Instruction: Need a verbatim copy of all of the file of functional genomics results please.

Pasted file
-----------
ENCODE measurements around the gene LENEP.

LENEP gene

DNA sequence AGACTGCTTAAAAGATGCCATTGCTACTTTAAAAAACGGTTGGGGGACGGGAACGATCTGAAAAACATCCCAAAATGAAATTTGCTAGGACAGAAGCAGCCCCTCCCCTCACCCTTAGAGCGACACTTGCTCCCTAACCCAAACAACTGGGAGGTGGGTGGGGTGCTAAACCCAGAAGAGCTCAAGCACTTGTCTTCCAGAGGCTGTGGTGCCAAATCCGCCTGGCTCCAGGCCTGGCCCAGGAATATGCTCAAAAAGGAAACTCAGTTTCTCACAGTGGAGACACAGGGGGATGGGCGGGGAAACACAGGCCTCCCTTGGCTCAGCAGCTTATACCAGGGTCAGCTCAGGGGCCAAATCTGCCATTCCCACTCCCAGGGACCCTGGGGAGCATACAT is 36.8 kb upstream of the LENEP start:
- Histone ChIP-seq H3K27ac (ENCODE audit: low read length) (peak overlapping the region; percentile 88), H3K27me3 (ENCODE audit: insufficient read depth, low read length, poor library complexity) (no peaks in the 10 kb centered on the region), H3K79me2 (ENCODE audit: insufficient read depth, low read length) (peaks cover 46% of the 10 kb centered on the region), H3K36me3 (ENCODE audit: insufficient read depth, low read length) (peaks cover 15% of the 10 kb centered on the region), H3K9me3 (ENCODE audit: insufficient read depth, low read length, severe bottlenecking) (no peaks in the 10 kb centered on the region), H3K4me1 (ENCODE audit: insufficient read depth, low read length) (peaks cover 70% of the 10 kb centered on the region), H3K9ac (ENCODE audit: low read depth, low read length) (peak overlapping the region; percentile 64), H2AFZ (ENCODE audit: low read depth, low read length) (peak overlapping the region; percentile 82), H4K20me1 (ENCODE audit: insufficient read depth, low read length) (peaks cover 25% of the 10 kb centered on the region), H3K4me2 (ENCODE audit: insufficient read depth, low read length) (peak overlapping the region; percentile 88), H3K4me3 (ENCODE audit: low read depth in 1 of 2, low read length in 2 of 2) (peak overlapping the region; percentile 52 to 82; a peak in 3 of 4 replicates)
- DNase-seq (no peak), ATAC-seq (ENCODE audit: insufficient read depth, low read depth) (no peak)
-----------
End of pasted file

ENCODE measurements around the gene LENEP.

LENEP gene

DNA sequence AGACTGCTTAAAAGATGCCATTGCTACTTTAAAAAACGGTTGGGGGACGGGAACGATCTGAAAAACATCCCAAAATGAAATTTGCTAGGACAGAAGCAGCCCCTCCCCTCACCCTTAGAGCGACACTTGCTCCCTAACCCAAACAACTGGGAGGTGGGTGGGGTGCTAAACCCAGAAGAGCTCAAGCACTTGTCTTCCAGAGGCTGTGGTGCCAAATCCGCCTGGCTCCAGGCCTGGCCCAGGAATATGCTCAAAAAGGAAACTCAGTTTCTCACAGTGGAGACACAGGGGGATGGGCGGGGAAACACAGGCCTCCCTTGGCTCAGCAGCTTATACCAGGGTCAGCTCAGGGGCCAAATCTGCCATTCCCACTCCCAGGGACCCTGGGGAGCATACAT is 36.8 kb upstream of the LENEP start:
- Histone ChIP-seq H3K27ac (ENCODE audit: low read length) (peak overlapping the region; percentile 88), H3K27me3 (ENCODE audit: insufficient read depth, low read length, poor library complexity) (no peaks in the 10 kb centered on the region), H3K79me2 (ENCODE audit: insufficient read depth, low read length) (peaks cover 46% of the 10 kb centered on the region), H3K36me3 (ENCODE audit: insufficient read depth, low read length) (peaks cover 15% of the 10 kb centered on the region), H3K9me3 (ENCODE audit: insufficient read depth, low read length, severe bottlenecking) (no peaks in the 10 kb centered on the region), H3K4me1 (ENCODE audit: insufficient read depth, low read length) (peaks cover 70% of the 10 kb centered on the region), H3K9ac (ENCODE audit: low read depth, low read length) (peak overlapping the region; percentile 64), H2AFZ (ENCODE audit: low read depth, low read length) (peak overlapping the region; percentile 82), H4K20me1 (ENCODE audit: insufficient read depth, low read length) (peaks cover 25% of the 10 kb centered on the region), H3K4me2 (ENCODE audit: insufficient read depth, low read length) (peak overlapping the region; percentile 88), H3K4me3 (ENCODE audit: low read depth in 1 of 2, low read length in 2 of 2) (peak overlapping the region; percentile 52 to 82; a peak in 3 of 4 replicates)
- DNase-seq (no peak), ATAC-seq (ENCODE audit: insufficient read depth, low read depth) (no peak)